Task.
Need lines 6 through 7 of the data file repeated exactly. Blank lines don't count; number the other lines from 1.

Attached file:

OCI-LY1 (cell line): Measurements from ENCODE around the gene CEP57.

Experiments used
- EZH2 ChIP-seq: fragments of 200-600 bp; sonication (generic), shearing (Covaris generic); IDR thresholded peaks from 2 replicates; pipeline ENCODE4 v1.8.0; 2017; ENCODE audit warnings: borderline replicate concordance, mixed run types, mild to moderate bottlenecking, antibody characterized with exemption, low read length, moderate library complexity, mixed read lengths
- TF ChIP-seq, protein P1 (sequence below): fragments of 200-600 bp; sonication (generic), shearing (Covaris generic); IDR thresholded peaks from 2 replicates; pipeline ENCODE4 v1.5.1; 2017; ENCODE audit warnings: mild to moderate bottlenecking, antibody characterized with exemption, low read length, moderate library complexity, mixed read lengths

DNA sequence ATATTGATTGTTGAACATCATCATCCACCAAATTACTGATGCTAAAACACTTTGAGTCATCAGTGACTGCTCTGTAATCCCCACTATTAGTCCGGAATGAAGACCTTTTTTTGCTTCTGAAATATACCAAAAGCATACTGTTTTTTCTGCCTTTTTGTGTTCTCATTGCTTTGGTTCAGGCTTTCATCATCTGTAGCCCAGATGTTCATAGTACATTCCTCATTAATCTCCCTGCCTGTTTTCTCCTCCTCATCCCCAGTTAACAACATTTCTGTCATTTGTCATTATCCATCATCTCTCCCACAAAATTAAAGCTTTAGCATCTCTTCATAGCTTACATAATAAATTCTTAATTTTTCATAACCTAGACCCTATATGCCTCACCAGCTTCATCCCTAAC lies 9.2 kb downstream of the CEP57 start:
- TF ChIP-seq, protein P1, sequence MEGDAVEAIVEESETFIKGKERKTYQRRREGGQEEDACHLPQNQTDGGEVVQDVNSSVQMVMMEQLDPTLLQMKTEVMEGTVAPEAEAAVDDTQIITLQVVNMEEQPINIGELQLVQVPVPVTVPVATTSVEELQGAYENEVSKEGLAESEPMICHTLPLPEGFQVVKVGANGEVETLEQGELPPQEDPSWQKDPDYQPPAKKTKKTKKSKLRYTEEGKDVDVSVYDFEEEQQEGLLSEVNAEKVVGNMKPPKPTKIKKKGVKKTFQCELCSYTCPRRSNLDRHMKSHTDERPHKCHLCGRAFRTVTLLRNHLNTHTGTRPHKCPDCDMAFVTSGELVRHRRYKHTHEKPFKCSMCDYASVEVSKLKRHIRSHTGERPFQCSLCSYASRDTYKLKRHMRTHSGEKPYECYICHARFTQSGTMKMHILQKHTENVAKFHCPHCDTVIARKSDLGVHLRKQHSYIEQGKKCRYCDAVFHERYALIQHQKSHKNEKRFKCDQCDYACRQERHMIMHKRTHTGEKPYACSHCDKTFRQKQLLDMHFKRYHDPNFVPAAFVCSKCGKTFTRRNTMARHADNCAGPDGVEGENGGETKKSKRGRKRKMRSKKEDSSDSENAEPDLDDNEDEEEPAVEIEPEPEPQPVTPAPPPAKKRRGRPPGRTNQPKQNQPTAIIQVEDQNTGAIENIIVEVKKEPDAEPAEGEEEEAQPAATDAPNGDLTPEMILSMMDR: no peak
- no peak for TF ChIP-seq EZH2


- TF ChIP-seq, protein P1, sequence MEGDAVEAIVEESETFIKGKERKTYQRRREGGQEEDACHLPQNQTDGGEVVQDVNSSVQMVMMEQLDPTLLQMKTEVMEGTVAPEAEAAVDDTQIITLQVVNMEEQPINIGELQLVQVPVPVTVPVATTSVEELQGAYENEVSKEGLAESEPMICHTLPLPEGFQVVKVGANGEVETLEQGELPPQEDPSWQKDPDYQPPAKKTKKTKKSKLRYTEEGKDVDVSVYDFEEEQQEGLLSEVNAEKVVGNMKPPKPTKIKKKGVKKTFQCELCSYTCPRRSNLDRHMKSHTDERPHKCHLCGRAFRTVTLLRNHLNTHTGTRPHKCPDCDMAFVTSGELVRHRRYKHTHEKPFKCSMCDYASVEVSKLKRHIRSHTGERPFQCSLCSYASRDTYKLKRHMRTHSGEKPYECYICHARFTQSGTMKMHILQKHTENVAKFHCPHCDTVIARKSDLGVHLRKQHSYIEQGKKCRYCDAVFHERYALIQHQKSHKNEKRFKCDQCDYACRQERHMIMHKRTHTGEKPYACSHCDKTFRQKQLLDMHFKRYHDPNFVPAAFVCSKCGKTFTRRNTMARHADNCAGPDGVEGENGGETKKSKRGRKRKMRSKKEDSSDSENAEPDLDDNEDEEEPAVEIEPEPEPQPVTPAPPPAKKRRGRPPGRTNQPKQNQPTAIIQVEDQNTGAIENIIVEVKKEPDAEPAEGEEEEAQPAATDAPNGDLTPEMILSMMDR: no peak
- no peak for TF ChIP-seq EZH2